Updated: Jan 13
Have you ever received the feedback from a beta reader or book editor to "show, not tell"? This can be confusing, even for seasoned writers. You might read a published book and find your mind wandering because the author has gone off into a world with no visuals. This is the world of the tell. A shown world is visual and active. It creates a moving picture, a movie in the readers' brains. Now don't despair. A book can be told in places, and this is why the book is better than the movie. You get more detail when the author tells you backstory or the complex emotion behind the punch in the wall. But like all things writing, there is a fine balance between giving the story away to the reader and making them work for themselves. So how can you discern what is too much or too little tell?
My favorite way to show a written scene in a book is to think of myself like a movie director. In a movie you have to show everything, and any info given outside of this scene would be in a "voice over." If you think about writing your book like a movie director would shoot a film, then you will be adding in the rich and needed visuals, action, and dialogue without thinking about the "voice over" until you realize it's absolutely impossible to show what you want in this scene without it. Then, and only then, is the tell or the "voice over" necessary.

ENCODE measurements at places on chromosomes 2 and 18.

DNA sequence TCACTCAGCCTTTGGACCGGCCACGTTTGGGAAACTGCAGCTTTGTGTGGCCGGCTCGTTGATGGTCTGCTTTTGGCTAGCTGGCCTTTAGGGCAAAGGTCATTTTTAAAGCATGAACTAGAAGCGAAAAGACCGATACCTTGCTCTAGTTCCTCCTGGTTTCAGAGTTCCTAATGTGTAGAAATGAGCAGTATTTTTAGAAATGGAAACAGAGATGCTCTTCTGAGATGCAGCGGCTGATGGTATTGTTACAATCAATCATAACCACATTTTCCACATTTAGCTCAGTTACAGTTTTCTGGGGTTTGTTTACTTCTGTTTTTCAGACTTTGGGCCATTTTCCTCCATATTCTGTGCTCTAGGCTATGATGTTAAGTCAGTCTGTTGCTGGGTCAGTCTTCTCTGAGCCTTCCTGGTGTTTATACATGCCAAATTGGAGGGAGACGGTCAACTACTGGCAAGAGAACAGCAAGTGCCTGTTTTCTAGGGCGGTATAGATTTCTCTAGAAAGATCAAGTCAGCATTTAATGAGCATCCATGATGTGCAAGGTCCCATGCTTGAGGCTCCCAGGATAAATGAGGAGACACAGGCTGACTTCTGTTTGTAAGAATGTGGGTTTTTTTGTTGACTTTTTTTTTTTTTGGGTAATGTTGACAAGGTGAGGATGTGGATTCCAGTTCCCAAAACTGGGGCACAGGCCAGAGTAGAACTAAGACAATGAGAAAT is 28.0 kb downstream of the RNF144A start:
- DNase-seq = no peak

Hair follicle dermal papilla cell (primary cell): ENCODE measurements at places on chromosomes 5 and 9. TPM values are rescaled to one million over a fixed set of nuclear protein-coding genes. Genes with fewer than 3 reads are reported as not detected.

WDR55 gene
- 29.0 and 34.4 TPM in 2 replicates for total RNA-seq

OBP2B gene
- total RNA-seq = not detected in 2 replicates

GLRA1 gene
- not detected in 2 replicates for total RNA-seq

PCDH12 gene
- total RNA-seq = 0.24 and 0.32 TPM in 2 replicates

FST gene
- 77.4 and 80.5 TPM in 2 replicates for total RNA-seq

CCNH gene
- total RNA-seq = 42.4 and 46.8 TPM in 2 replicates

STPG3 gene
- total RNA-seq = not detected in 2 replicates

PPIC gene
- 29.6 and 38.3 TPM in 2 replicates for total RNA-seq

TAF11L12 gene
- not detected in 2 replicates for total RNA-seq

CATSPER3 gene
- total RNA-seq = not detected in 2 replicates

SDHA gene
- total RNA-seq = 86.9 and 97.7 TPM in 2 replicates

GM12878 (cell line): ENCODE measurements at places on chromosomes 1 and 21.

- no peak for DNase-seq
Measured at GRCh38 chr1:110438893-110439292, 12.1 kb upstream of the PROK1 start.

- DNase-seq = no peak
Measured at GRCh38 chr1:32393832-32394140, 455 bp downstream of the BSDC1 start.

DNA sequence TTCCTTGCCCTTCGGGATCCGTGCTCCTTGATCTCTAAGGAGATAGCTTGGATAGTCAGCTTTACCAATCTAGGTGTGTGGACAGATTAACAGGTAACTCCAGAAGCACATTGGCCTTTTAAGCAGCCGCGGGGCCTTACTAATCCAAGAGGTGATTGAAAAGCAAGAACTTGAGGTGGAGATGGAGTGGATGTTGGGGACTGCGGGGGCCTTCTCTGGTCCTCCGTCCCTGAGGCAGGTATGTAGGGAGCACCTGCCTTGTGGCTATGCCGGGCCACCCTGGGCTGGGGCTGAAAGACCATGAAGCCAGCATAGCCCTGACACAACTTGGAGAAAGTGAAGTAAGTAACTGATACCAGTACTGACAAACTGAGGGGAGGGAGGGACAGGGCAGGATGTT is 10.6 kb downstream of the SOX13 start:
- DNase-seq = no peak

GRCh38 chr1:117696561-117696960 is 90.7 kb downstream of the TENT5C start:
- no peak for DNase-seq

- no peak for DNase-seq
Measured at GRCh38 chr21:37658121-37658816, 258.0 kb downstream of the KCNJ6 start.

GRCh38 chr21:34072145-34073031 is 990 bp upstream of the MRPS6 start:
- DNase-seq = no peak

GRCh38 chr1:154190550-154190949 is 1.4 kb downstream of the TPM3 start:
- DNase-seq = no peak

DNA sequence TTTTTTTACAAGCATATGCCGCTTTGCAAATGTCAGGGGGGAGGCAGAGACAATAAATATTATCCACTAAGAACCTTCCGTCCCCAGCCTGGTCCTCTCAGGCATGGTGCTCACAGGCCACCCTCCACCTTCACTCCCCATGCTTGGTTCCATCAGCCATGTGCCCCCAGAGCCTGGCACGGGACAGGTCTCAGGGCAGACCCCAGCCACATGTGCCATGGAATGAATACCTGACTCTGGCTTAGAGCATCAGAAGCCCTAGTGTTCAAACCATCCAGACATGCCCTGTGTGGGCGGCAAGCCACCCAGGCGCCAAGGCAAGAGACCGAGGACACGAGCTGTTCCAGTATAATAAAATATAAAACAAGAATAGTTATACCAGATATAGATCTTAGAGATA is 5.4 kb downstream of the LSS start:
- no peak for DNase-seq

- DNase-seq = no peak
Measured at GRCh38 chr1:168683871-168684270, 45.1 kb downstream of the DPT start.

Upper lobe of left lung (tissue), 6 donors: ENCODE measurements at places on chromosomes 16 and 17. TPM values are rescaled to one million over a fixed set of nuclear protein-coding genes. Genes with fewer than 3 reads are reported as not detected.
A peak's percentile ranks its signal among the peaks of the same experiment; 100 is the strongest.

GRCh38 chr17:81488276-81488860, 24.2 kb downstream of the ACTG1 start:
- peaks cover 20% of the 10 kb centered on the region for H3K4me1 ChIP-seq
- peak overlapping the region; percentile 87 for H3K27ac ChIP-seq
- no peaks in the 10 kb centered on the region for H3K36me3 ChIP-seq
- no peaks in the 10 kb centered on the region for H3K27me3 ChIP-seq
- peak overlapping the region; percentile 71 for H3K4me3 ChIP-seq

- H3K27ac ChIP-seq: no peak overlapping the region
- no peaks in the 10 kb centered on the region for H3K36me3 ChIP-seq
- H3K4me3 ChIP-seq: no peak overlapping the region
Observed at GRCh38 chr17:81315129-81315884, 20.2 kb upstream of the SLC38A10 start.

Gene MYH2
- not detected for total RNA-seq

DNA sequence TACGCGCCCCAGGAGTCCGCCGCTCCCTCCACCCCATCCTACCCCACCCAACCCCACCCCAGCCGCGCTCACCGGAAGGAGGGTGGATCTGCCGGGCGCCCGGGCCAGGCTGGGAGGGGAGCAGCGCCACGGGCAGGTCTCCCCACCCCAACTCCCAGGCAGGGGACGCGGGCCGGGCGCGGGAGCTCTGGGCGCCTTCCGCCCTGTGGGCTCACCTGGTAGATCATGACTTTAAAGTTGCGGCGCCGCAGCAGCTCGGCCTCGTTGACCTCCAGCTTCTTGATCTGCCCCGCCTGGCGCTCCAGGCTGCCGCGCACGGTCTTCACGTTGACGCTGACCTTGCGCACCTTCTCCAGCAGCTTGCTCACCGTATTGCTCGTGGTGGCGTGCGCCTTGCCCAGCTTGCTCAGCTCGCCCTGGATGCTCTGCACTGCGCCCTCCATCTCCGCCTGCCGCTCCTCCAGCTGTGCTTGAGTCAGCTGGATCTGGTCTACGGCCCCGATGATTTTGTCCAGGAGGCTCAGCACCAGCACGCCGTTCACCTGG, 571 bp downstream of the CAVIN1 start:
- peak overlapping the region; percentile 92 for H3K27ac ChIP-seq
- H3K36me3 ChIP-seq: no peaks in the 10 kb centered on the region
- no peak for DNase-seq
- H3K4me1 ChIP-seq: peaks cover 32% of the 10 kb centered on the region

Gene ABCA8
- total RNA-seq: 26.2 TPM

When thinking about writing like a director, you need to have a check list in your mind or in your notes. Here are some of the points you should be hitting. It might help to think about a few of your scenes, especially the first one in the manuscript, and take notes on each of the points below.
1. Camera angle:
What do you want the reader to see in the scene? What is in the background that you do not want them to see yet? Will you hint at the unknown? Will your characters know what you do not want the reader to know? How will you set up the scene to create the desired results?
This is your world-building. And yes, you need to build a world when writing realistic fiction too. You're essentially setting up the scene. This is your set design. The details you decide to add in your setting are your props. Make sure when you add in a prop, your characters have a reason for the interaction. Does it influence mood or emotion? Does it influence the story or hint to something coming in the story? Is it the world around them that allows them to perform certain actions? Whatever the case, make sure all world-building details have a purpose. If they do not, it would be like a movie zooming in on a coffee mug from which no one drinks. Wouldn't you be confused and irritated watching that movie?